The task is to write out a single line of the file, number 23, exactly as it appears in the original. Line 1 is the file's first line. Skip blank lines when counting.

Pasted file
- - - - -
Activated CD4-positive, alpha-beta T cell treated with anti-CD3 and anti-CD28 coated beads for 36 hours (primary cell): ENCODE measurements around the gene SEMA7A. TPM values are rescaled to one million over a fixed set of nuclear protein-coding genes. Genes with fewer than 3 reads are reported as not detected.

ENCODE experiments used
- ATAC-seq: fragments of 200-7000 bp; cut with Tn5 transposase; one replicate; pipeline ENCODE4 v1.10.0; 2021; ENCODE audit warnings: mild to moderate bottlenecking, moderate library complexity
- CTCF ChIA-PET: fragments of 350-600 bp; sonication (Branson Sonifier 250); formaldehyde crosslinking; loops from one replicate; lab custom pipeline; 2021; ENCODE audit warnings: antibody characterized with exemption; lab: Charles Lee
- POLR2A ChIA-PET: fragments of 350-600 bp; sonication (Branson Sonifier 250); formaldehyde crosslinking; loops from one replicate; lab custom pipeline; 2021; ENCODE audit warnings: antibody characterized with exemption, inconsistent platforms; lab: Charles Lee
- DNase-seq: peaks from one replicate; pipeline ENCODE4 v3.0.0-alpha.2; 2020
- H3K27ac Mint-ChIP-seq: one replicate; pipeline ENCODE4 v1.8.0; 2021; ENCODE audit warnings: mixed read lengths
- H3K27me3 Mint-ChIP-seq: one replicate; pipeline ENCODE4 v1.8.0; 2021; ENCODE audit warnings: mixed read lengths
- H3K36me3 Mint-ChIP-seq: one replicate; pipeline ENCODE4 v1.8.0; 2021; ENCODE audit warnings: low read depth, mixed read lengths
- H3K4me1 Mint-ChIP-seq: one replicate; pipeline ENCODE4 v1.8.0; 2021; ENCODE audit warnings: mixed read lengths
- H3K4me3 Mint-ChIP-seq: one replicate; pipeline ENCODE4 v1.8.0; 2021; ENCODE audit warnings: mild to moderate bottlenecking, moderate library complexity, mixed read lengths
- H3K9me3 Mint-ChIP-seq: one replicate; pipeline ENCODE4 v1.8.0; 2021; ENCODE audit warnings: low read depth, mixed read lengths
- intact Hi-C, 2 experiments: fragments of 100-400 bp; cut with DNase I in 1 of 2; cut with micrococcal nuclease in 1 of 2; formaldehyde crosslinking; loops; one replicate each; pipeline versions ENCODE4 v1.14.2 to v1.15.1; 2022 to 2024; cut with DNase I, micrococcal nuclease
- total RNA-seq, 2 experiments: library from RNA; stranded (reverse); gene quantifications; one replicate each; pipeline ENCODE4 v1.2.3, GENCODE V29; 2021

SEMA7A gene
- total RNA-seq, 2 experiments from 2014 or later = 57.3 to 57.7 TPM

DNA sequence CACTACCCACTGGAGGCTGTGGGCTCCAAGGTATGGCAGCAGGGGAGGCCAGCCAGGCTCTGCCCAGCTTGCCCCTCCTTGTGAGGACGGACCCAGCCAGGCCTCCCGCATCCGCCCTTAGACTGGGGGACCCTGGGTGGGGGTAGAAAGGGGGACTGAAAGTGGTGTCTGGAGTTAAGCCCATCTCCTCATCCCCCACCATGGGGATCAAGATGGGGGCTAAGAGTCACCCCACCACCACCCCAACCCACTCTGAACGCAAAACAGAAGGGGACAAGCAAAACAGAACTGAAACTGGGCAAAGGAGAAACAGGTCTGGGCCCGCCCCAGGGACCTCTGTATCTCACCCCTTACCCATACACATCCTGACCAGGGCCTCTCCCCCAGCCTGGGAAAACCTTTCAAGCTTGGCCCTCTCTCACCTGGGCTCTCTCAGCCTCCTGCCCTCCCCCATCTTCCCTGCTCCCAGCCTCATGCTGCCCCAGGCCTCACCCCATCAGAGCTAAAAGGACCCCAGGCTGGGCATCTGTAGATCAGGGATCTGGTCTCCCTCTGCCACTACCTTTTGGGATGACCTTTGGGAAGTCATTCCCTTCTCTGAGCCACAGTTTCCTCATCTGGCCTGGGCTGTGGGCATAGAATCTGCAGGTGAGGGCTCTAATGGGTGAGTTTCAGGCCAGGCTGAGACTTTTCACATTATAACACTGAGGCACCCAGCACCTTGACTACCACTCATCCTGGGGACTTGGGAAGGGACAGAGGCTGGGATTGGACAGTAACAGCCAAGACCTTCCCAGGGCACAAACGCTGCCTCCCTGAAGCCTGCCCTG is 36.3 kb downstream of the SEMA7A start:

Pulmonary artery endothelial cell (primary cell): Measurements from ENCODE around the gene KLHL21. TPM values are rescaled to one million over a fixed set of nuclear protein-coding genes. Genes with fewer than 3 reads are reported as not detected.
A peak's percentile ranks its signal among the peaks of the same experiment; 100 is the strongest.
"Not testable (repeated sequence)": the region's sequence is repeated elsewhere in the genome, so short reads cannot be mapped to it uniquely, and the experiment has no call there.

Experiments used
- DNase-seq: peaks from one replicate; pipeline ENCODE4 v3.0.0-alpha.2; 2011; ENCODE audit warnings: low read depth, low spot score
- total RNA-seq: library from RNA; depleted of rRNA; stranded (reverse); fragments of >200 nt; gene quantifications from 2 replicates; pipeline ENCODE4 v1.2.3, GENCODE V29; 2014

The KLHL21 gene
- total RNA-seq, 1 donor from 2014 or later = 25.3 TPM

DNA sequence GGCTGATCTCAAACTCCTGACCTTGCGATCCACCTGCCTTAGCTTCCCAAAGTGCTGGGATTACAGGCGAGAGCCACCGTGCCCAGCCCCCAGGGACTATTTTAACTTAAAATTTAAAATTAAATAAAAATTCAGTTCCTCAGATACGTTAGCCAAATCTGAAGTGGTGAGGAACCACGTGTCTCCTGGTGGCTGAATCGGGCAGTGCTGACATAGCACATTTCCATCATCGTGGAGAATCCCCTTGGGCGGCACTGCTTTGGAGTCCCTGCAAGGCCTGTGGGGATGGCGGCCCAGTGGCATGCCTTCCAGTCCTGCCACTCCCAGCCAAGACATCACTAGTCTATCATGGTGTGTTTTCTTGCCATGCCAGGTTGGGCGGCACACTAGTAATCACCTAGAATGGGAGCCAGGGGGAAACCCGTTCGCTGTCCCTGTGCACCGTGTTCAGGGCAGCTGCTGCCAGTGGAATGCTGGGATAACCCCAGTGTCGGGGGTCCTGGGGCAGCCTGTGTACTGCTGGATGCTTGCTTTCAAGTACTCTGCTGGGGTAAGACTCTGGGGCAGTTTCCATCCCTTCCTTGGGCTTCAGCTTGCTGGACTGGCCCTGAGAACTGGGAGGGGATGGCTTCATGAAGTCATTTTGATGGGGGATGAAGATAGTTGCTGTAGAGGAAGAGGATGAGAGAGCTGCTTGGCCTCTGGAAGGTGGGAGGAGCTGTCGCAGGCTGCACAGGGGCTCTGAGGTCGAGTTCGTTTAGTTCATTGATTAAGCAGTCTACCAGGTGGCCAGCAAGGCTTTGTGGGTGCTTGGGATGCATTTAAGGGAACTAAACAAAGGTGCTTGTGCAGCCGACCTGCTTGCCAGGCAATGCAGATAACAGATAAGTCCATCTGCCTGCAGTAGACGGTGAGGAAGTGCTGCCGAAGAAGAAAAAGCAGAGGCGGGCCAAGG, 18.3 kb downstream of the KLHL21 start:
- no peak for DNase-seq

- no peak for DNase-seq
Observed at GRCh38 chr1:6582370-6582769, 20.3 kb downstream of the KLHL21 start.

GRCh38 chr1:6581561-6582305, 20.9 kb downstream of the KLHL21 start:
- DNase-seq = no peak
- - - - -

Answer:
- total RNA-seq: library from RNA; depleted of rRNA; stranded (reverse); fragments of >200 nt; gene quantifications from 2 replicates; pipeline ENCODE4 v1.2.3, GENCODE V29; 2014